Category Archives: Connecting the Arts

The Shape of Things….

Last Friday I visited the Racine Art Museum, where they had a show of works by Barbara Sorensen and Karen Gunderson. Walking through Sorensen’s ‘speleothems‘ installation was a dizzying, surreal experience. Pacing around and between these stalagmite and stalactite shaped forms, each step revealing new and unexpected perspectives, was like entering a cave on another planet in a distant universe.

Adjacent to this were Gunderson’s black canvases: oil on linen… black paint laid on in blocks with grooves as fine as an infant’s hair. Light reflecting off these grooves makes the painting look literally 3-D. I don’t think I have ever seen a canvas look so sculptural. As one moves past, the waves dance and ripple. I had to get close to the wall and look at them from the side to convince myself that they were really flat. The effect of movement on these sculptures and paintings echoed my experience of music and how it unfolds through time.

Shall We Dance

A few years ago my colleagues in Gramercy Trio and I embarked on an interdisciplinary project with dance, called Where Sound and Motion Meet.

Of all the art forms, music and dance in particular have intertwined histories. With the Sound and Motion project our aim is to explore and experience the special relationship between music and dance… the place where sound and motion fuse and create something new.

We look at different ways in which music and dance can interact, from the mirroring of sound through the movement – where dance is a reflection of music – to the more abstract, where dance enters into a conversation with the music.

We try to get the audience to ‘dance’ with us. At the debut concert in 2010, when asked how the first piece made them feel (a really wild merengue by Stephen Dembsi), an elderly gentleman yelled out “Fantastic!”

At the most recent presentation (Nov. 30, 2012), one audience member expressed surprise at finding that, instead of being a distraction as she had expected, she seemed to hear the music better with the dancers.

A full Sound and Motion presentation is a true ‘community engagement’ event, as it includes a tango lesson for the audience before the concert and a dance party after. But the best part is using the performance to examine our implicit feelings and assumptions about music and the movement it evokes, and make them explicit.

It’s About Time…..

For a number if years I have been mulling over the idea that Art is our way of playing with time and space. It is a self-aware, deliberate manipulating of the space-time continuum – the very fabric into which we weave our existence.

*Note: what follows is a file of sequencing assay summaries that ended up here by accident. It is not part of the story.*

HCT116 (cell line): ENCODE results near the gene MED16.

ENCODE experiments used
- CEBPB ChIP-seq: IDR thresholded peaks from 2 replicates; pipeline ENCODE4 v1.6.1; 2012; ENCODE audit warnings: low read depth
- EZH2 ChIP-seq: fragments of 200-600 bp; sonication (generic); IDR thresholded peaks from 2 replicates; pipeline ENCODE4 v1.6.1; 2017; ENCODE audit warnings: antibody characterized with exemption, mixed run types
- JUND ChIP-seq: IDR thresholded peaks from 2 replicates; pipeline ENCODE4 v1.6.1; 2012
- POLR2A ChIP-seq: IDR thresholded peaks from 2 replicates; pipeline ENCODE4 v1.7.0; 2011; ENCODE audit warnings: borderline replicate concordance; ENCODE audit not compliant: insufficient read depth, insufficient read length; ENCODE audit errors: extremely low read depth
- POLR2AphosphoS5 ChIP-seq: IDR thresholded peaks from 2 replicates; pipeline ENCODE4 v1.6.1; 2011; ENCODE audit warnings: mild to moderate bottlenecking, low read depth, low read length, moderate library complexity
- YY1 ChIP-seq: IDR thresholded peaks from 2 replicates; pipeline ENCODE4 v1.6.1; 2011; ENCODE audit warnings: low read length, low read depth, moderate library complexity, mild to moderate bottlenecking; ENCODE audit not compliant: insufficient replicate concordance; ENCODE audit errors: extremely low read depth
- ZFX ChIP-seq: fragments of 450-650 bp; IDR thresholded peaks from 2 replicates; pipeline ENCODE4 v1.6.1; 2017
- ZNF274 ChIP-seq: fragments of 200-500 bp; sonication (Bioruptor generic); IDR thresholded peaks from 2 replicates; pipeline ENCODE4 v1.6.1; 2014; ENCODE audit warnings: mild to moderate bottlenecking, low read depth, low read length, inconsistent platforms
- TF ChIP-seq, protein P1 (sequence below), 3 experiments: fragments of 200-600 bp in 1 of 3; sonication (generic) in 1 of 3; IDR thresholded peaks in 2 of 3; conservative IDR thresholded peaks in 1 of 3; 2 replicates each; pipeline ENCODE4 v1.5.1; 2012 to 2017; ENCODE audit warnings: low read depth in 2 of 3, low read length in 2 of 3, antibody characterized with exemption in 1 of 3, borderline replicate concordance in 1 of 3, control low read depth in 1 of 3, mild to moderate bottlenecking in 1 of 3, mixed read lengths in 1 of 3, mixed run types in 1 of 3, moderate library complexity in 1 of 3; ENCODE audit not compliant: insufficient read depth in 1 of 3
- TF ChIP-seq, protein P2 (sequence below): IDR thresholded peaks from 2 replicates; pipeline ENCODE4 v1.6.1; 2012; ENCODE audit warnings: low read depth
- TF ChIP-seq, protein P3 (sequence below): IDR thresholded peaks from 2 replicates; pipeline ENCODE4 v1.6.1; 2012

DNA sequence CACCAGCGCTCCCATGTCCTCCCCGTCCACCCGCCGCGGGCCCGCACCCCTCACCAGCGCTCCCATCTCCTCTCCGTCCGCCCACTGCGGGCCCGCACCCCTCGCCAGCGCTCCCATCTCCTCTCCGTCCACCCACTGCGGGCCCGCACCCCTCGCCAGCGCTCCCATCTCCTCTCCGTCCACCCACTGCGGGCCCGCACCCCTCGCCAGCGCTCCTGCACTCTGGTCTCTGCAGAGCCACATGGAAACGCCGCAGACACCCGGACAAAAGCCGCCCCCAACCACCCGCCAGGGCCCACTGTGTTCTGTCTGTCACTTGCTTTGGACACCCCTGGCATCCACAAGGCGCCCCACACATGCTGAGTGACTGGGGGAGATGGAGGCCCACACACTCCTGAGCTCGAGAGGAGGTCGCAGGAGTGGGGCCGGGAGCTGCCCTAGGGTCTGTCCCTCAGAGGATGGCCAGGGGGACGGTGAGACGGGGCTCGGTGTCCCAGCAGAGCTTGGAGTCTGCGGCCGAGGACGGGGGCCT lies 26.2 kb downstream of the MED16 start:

I am a musician, but also dabble in visual art and dance. Even as a child, I had the feeling (or suspicion) that while I was indulging in one of these pursuits, I was simultaneously doing the others. It’s like looking at a complex structure from different angles; from one side you get music, from another dance, over here drawing and painting and so on.

 Each art form has its particular equation in this game. Visual artists capture, or crystallize, a moment of time in space. Dancers shape space using their bodies while moving through time. We musicians use sound to shape time itself (affecting space to create that sound). We are time sculptors.


More Musical Poetry…

With all this talk of poetry, I thought I would add this delightful offering. (Anyone have any favorites to share?)

Sonnet #128 by William Shakespeare, in which the poet envies the instrument (a keyboard) his loved one (his ‘music’) is playing.

How oft, when thou, my music, music play’st,

Upon that blessed wood whose motion sounds

With thy sweet fingers, when thou gently sway’st

The wiry concord that mine ear confounds,

Do I envy those jacks that nimble leap

To kiss the tender inward of thy hand,

Whilst my poor lips, which should that harvest reap,

At the wood’s boldness by thee blushing stand!

To be so tickled, they would change their state

And situation with those dancing chips,

O’er whom thy fingers walk with gentle gait,

Making dead wood more blest than living lips.

Since saucy jacks so happy are in this,

Give them thy fingers, me thy lips to kiss.

Make it Personal, Part II

I have been blathering on about the expressive use of speech as a path to greater expression as music makers….

Poetry can also produce a strong ‘eureka’ moment when teaching techniques for audience engagement. I once saw Eric Booth use Shakespeare’s Sonnet #29 as follows: